AUCTION WATCH: Highlights From Christie’s Hong Kong Sale, With Some Special Patek and Lange

On May 28 Christie's will offer over 600 lots at its Hong Kong sale, including several rare Lemania-based Patek Philippe chronographs, a Panana Canal Rolex, and, for the first time ever at auction, the behemoth Lange 31. And for vintage fans there's a Rolex GMT-Master 6542 with original box and papers.
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Christie’s Spring auctions 2014 will take place at end May in Hong Kong, with a bumper crop of watches on offer. As is typically the case with the Hong Kong sale, there is a preponderance of contemporary watches, from both established and also independent brands. Independent watchmakers have a strong presence in this sale, with timepieces from several of them on offer, including niche players like De Bethune and Ludovic Ballouard.  Notable amongst the independents is lot 2258, a Kari Voutilainen Vingt-8 in white gold with a custom order salmon guilloche dial featuring Breguet numerals. This is estimated at US$40,000-60,000.

Just a few lots on is an early Patek Philippe reference 3970, circa 1988, with the leaf hands and screw back found only on the second series watches. Specimens of the 3970 with leaf, or feuille, hands are the most beautiful of the series. This particular watch has significant oxidisation on the case, having been worn little. With an estimate of US$50,000-70,000, this is a reasonable entry into high end Patek Philippe.

For those with significantly deeper pockets, a pair of very special reference 5970 are also on offer. This reference succeeded the 3970, and at the very end of its production run Patek Philippe created a limited number of sets, each with four watches featuring special dials.

Lot 2605 is the 5970 in rose gold with a black dial, with a US$300,000-500,000 estimate. And with the same estimate is lot 2608, the same in white gold with a salmon dial. We published live photos of these earlier this month.

And from the same owner is lot 2612, a reference 5004 split-seconds chronograph with perpetual calendar in platinum, with a matching platinum bracelet. Estimated at US$500,000-800,000, this was made in very small numbers.

Arguably more historically significant, but also tremendously better value, is lot 2738. This is a Patek Philippe pocket watch with tourbillon regulator. Produced in 1930 and sold in 1947, this pocket watch won first prize at the Geneva Observatory trials three times (meaning it got first prize but did not place first in the category) and took the “first first” prize twice (first prize and first in category).  The tourbillon carriage was produced by noted watchmaker Hector Golay, and the movement subsequently finished, assembled and regulated by Francois Moudoux at Patek Philippe. This very special timepiece is estimated at US$150,000-200,000.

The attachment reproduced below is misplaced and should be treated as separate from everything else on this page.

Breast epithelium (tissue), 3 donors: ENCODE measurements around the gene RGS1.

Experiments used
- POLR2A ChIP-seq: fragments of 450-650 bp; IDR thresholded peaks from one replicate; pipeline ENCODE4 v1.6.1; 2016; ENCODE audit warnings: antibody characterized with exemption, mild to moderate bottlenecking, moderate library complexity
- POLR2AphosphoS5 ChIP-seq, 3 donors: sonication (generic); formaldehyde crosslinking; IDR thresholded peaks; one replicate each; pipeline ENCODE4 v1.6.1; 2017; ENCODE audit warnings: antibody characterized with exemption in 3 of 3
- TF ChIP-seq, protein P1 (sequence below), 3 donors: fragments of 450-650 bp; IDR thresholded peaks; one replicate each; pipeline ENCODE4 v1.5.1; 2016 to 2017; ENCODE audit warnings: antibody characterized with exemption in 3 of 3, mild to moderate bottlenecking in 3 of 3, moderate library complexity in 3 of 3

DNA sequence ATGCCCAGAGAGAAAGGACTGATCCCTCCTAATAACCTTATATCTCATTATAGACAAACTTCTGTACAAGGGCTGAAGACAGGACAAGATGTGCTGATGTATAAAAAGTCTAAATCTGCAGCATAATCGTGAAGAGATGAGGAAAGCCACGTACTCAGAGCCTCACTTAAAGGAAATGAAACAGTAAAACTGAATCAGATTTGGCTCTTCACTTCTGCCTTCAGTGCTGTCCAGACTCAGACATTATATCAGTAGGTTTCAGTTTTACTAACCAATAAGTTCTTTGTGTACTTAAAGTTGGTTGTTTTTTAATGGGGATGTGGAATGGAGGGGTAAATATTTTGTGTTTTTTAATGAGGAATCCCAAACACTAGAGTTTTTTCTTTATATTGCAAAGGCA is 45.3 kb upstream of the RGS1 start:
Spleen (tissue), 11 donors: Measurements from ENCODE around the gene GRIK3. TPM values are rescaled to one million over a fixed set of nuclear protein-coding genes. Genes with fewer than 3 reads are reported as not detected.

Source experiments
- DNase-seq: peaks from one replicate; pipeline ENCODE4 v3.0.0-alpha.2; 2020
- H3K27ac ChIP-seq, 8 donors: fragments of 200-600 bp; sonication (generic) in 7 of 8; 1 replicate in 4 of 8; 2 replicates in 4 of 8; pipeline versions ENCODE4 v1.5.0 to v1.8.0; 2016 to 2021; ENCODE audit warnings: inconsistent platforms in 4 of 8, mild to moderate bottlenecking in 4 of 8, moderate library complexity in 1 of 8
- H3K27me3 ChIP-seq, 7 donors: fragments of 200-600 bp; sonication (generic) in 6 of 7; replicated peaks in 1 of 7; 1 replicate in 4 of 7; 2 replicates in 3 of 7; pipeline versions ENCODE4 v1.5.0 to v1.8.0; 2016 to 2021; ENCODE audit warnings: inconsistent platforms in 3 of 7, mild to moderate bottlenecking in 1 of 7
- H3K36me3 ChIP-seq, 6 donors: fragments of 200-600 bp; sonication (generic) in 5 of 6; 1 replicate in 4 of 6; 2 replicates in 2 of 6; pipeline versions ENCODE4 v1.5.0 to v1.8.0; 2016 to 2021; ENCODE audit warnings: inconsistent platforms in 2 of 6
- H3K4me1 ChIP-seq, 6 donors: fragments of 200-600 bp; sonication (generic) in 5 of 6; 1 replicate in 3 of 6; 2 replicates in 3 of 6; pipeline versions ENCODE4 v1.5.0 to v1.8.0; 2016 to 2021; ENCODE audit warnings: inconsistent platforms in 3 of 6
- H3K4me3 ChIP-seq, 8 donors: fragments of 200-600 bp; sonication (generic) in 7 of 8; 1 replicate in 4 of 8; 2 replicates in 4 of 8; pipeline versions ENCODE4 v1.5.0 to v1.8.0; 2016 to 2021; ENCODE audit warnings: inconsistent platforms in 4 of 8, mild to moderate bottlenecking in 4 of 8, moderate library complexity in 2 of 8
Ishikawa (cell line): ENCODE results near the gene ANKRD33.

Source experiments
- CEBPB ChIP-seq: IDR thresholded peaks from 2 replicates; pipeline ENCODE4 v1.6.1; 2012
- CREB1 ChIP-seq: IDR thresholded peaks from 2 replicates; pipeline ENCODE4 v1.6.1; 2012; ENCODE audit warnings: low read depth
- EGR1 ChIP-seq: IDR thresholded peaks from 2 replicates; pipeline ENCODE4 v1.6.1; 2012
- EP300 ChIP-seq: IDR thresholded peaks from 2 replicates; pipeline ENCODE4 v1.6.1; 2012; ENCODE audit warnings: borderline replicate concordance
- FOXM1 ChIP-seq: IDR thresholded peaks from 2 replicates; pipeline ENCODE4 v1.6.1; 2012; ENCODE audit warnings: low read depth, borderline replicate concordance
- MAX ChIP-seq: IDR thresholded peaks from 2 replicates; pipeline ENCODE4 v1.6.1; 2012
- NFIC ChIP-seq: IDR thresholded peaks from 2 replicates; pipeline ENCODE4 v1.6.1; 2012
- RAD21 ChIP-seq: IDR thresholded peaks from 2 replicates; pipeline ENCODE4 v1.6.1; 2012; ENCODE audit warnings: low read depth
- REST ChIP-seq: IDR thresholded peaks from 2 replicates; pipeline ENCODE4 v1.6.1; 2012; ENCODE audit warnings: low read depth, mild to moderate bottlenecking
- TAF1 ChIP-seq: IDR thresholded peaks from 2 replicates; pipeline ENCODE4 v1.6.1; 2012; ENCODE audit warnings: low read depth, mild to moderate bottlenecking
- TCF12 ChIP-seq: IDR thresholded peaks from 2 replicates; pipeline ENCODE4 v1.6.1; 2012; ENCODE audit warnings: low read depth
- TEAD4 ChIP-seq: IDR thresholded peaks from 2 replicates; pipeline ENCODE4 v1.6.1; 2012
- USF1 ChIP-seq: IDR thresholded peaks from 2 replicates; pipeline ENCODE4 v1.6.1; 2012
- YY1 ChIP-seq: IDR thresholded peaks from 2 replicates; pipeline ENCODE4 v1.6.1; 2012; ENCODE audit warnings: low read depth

Another notable tourbillon in the sale is lot 2456. Omega created its self-winding, central tourbillon in 1994 for its centenary. The Omega central tourbillon features the tourbillon is the centre of the dial, with the hands on clear sapphire discs. These were made in small quantities and were never really popular, which explains the US$30,000-50,000 estimate.  Despite its relative obscurity, the Omega central tourbillon is a wonderful example of an unusual complication that has only been made by Omega and independent watchmaker Beat Haldimann.

German high horology is represented at the sale in a big way, literally. Offered for the first time at auction is the 46 mm Lange 31 in platinum. Weighing some half a pound, the Lange 31 was the world’s first wristwatch with a month’s power reserve, thanks to a huge, 1.8 m long mainspring.  The enormous torque from the mainspring is regulated by a constant force mechanism, which evens out the power delivery over its 31 day autonomy. This is estimated at US$80,000-120,000.

And Rolex of course requires mention. Modern Rolex watches are rarely noteworthy, but lot 2653 is significant. This steel and gold Submariner was made in a limited edition of 75 pieces in steel and gold for the 1999 handover of the Panama Canal from United States control to Panama (another 75 pieces were made in steel). Identical to a regular Submariner save for the Panana Canal logo at six o’clock and the edition number on the back, this is estimated at US$8000-12,000. This was consigned by someone involved in the Panama Canal handover, so is complete with a presentation certificate and coin struck for the event.

Also complete with boxes and papers is a GMT-Master reference 6542 with bakelite bezel. Circa 1959, this 6542 is complete with the box, warranty dated 1962 and sale tag. Making it even more desirable is the original bakelite bezel, few of which have survived due to the brittle nature of the plastic. This is estimated at US$45,000-62,000.

Amidst the craziness in vintage Rolex prices, there are still some modest buys available. One example is lot 2708, a 1973 Rolex chronograph reference 6263 with original box and papers. These are almost identical to the far more valuable Daytona chronographs, but because they are not the prices are more affordable. Estimated at US$15,000-23,000.

The Christie’s sale takes place on May 28 in Hong Kong. The full catalogue can be had from Christie’s.

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